Does it seem like the TV is always on and your kids are sitting in front of it watching their favorite kids TV shows? You’re not alone. Recent studies say kids TV watching is at an all time high. According to Nielson, TV watching for kids 2 to 5 years old is almost 25 hours per week, while kids 6 to 11 years old are watching over 22 hours each week.

There’s many reasons for that. As parents, we’re stressed to the max and we live in a world that doesn’t seem as safe as when we were growing up. Letting our children watch television – especially programming we think is educational – seems like a safe alternative. However, the experts are also saying that’s not a healthy alternative for our kids. Childhood obesity is also at an all time high and many are making a correlation between that and TV watching. Poster store

So what’s a parent to do? First, decide you want to set some limit, on the kids and yourself. Next, these five rules for watching television with your children should get you started.

 

  1. TV should not be a babysitter. It’s easy to let the kids watch television while we make dinner, pay the bills or even relax ourselves. The American Academy of Pediatrics recommends no more than two hours a day of television for children over two years old. That gives kids enough time to work on other activities like sports, crafts or reading and still have time interact with siblings and parents.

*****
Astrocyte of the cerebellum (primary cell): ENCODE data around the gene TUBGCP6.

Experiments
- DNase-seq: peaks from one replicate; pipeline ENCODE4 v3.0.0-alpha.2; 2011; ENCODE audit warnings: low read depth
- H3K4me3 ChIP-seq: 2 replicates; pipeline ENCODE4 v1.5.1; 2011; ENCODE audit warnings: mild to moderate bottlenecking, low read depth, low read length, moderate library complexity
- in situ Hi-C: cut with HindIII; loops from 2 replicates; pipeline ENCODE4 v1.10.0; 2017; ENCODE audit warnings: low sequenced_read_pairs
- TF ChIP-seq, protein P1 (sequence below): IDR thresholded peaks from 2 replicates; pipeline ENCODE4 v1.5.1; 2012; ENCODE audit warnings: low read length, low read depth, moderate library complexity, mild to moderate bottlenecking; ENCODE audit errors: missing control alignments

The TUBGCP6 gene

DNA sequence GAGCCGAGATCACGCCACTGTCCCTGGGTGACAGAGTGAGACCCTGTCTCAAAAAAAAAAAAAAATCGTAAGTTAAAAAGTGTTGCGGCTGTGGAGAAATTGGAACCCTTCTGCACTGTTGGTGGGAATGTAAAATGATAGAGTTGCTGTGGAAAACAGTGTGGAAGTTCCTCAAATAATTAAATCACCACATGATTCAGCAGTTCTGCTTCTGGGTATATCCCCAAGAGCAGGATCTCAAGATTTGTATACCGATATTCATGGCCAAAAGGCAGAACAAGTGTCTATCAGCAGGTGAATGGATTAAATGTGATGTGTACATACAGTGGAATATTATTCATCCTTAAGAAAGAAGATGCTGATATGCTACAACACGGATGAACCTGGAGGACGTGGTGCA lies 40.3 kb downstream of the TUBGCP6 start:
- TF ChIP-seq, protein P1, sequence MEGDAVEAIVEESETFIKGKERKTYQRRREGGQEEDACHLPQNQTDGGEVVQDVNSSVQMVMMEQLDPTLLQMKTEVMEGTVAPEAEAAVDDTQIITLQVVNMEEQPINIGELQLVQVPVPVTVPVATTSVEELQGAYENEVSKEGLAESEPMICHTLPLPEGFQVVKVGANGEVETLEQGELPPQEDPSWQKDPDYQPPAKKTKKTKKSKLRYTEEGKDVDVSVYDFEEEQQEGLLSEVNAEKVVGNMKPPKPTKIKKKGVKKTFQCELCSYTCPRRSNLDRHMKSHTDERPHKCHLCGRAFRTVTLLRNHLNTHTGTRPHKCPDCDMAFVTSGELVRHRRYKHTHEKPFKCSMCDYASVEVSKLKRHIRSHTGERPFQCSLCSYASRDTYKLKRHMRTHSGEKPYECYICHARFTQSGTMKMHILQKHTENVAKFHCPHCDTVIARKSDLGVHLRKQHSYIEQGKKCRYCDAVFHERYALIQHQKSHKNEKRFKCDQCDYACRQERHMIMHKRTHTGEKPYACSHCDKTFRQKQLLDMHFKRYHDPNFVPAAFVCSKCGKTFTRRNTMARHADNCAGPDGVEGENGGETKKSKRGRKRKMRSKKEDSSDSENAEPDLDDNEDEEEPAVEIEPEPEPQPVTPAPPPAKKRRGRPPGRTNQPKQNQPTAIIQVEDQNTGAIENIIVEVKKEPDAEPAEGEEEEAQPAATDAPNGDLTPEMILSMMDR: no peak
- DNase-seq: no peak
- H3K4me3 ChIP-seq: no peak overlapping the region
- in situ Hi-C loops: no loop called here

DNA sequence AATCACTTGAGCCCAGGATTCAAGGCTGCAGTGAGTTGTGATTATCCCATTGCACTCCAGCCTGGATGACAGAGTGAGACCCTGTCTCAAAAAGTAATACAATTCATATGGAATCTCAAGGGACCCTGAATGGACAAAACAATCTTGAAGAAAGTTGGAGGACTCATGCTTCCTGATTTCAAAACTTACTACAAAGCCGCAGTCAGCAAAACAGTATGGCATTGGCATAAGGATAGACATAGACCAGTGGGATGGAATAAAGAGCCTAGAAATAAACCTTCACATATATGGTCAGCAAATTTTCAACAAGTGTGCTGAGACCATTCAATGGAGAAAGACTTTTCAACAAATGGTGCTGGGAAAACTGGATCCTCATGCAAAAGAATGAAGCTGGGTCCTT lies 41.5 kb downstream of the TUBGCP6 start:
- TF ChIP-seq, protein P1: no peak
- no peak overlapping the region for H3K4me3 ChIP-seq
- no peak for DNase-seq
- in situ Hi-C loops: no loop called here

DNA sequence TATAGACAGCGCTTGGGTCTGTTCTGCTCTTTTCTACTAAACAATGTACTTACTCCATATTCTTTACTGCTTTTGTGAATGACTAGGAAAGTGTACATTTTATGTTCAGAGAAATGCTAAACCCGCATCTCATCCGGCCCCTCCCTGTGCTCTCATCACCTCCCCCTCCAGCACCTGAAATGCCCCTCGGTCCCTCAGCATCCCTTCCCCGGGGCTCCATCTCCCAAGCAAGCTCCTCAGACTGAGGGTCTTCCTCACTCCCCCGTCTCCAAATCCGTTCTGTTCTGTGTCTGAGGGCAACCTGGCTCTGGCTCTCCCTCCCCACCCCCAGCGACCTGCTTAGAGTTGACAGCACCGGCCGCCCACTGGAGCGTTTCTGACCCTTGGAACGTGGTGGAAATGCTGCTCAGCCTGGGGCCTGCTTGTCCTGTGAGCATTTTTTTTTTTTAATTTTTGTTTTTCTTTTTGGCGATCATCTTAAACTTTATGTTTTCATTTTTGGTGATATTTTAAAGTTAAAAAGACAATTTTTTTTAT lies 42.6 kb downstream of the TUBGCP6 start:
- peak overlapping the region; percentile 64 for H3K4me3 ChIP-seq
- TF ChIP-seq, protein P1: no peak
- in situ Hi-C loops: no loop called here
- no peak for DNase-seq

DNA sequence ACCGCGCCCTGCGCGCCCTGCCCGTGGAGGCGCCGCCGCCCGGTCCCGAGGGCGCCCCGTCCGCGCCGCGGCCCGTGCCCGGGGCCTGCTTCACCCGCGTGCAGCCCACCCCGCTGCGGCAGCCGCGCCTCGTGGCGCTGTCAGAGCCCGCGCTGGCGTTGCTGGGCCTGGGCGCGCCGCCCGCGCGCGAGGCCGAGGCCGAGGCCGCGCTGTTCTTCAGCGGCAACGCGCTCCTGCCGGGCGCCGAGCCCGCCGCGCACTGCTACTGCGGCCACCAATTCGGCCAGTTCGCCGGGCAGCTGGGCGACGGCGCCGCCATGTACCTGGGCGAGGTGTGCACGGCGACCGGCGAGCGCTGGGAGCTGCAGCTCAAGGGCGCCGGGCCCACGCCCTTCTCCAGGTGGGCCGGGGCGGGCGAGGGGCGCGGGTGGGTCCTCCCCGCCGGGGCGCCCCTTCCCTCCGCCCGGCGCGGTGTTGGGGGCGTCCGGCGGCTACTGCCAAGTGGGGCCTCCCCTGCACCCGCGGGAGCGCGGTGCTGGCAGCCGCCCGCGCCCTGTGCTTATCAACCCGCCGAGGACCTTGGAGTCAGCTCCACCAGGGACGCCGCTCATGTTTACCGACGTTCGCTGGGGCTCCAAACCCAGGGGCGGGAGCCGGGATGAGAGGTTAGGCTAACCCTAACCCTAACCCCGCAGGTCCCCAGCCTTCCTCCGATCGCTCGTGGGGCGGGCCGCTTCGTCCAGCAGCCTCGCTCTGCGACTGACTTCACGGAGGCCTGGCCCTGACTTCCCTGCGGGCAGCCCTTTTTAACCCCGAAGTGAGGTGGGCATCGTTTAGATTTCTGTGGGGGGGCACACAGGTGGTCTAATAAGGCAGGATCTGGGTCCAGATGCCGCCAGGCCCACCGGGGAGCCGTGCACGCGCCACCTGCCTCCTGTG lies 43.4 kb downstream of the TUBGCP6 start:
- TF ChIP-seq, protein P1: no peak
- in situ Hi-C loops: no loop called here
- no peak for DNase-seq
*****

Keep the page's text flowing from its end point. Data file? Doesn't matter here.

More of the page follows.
2. No TV in children’s rooms. No matter how well you believe your monitoring system is, when the door is shut, it’s not telling what your kids might be watching. In addition, no TV in a room helps make sure your kids don’t develop a hermit mentality. Part of raising healthy, well-adjusted children’s is encouraging your social development. That’s somewhat hard to do when their locked away in a room with noses to their TV and computer screens.
  3. Establish a TV watching schedule. Block out favorite time on a calendar so there’s no surprises (or pleadings for an extra hour so I don’t miss my favorite TV show). TV watching can be tied to finishing homework by a certain time or even doing chores. Moreover, make it an event, like going to a movie, so kids understand that TV watching is a treat and not a right.
  4. Learn about the kids TV shows your children are watching. Don’t rely on what anyone else has to say about a TV show. With the Internet, it’s easier than ever to learn about television shows and even see previews. Ultimately, parents should make the choices on what appropriate for they’re children to watch – whether it’s SpongeBob SquarePants, Hannah Montana or Sesame Street.
  5. Watch television with your children. This is probably most important thing a parent can do. Of course, it’s a way to monitor what the kids are watching. Kids always have questions about what they see on TV. Who better to answer those questions then a parent?